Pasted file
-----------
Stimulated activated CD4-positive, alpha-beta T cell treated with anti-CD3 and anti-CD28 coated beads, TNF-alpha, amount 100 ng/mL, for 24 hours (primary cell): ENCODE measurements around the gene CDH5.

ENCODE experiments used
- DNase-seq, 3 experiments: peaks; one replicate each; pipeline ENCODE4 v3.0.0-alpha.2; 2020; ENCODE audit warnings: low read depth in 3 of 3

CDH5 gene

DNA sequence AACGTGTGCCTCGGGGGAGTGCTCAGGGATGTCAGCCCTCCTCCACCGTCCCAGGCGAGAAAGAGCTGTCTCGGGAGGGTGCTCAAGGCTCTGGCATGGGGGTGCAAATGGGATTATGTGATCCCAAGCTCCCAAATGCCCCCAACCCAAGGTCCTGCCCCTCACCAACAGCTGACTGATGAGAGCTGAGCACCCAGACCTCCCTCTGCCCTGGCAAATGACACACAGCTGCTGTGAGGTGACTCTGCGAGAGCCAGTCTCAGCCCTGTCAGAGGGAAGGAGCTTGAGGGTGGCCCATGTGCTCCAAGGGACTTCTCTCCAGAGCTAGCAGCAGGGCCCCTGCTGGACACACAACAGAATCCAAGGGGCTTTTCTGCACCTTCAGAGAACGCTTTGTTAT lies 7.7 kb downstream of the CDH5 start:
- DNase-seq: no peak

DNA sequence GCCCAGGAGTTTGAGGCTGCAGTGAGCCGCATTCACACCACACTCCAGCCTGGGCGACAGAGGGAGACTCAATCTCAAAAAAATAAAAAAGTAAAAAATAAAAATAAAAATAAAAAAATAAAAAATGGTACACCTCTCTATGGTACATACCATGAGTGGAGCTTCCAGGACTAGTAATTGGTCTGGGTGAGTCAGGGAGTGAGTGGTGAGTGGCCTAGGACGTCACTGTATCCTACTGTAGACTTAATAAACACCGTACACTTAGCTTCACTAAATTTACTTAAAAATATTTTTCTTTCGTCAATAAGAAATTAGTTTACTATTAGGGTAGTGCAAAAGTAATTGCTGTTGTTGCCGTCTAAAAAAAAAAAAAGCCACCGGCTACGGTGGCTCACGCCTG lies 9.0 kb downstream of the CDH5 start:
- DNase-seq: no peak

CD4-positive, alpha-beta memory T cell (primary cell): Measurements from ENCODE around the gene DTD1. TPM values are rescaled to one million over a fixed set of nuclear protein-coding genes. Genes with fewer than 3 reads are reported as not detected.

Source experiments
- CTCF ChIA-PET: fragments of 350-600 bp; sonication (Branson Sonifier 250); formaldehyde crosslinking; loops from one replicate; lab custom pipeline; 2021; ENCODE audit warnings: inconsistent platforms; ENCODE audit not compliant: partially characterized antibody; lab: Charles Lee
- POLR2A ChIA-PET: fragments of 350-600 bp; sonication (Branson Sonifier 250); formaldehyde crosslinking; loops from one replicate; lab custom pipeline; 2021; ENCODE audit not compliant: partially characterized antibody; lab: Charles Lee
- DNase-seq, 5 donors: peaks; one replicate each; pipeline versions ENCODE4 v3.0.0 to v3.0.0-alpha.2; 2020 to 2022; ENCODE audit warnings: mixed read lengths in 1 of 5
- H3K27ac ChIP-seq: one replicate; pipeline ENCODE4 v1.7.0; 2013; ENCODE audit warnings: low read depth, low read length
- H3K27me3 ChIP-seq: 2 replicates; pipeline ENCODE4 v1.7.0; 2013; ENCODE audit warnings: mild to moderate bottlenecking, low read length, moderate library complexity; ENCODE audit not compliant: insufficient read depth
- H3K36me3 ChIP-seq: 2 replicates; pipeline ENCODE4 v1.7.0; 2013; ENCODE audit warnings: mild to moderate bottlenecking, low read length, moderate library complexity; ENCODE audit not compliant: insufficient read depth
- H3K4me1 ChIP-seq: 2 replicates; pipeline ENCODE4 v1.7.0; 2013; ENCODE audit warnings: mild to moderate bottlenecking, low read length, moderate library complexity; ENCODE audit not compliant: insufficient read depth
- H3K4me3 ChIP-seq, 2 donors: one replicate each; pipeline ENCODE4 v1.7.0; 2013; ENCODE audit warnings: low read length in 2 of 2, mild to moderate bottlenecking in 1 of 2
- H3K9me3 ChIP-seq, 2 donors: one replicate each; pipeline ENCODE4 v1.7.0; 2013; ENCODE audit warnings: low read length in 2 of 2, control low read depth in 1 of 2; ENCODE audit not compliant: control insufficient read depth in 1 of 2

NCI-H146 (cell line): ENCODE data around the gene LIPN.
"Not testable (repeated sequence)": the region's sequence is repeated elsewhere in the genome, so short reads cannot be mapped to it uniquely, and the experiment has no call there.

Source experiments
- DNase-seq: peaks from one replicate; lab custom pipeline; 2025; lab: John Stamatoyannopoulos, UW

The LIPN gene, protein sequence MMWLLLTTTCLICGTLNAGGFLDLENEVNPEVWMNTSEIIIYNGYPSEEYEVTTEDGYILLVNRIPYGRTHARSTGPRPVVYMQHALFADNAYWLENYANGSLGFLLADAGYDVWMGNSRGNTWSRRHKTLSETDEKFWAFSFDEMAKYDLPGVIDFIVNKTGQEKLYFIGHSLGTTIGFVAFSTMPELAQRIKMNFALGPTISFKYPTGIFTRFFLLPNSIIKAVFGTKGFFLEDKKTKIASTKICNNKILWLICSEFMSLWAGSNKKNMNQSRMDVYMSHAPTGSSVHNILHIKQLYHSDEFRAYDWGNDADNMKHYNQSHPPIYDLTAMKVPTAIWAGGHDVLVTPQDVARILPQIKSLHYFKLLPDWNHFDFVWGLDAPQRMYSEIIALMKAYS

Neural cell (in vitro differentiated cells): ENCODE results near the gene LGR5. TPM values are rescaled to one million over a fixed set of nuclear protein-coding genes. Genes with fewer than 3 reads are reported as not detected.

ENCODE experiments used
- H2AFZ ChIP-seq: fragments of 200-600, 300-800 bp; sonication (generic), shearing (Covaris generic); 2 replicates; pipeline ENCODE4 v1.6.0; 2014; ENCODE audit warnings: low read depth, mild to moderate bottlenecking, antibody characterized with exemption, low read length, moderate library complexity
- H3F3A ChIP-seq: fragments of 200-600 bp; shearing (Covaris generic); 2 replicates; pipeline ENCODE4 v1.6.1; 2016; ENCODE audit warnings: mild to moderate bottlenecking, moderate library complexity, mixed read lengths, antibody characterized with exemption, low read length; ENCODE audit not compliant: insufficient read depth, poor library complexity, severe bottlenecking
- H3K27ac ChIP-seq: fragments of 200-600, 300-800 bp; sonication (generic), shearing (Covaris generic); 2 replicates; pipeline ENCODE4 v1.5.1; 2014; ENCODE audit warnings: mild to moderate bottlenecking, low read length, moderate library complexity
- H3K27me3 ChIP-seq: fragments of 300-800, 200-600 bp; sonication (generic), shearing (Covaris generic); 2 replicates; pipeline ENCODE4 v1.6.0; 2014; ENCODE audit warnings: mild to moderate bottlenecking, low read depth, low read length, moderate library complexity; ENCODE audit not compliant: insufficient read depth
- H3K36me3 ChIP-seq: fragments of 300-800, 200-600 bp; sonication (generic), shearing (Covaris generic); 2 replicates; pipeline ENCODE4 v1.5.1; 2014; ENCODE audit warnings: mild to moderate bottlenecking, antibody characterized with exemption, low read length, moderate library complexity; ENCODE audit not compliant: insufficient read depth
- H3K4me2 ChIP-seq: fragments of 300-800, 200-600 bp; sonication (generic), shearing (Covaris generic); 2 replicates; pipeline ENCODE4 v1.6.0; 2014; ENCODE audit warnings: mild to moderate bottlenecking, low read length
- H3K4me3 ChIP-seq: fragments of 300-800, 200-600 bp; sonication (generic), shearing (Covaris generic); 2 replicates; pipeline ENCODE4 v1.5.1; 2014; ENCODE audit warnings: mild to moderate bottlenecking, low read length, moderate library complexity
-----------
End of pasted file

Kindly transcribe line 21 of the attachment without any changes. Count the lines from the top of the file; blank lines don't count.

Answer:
"Not testable (repeated sequence)": the region's sequence is repeated elsewhere in the genome, so short reads cannot be mapped to it uniquely, and the experiment has no call there.